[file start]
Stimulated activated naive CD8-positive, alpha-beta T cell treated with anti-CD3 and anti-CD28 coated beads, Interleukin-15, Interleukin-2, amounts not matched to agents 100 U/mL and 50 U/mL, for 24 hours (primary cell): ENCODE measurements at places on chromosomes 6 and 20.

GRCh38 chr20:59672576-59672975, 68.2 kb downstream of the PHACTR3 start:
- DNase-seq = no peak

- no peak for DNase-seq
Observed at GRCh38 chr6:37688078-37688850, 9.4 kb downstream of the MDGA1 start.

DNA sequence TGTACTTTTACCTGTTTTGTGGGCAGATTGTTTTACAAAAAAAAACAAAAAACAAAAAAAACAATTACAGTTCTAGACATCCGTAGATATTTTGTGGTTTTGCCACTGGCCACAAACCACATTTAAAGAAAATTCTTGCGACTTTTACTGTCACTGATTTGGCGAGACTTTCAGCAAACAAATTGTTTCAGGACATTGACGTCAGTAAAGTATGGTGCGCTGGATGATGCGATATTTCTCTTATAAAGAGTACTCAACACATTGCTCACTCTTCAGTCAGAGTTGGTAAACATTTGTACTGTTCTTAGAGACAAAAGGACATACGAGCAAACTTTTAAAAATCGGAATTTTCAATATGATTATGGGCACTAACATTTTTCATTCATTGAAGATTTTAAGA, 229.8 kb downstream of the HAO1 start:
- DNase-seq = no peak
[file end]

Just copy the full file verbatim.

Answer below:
Stimulated activated naive CD8-positive, alpha-beta T cell treated with anti-CD3 and anti-CD28 coated beads, Interleukin-15, Interleukin-2, amounts not matched to agents 100 U/mL and 50 U/mL, for 24 hours (primary cell): ENCODE measurements at places on chromosomes 6 and 20.

GRCh38 chr20:59672576-59672975, 68.2 kb downstream of the PHACTR3 start:
- DNase-seq = no peak

- no peak for DNase-seq
Observed at GRCh38 chr6:37688078-37688850, 9.4 kb downstream of the MDGA1 start.

DNA sequence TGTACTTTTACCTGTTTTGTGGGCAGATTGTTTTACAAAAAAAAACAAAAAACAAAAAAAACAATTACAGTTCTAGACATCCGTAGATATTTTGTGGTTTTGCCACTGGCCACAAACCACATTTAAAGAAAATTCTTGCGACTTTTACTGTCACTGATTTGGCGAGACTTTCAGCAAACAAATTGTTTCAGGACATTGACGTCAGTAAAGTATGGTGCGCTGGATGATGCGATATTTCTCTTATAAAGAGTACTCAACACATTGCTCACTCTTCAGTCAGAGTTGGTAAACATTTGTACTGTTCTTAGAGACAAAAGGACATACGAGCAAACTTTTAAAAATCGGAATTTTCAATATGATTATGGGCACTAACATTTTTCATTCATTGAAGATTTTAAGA, 229.8 kb downstream of the HAO1 start:
- DNase-seq = no peak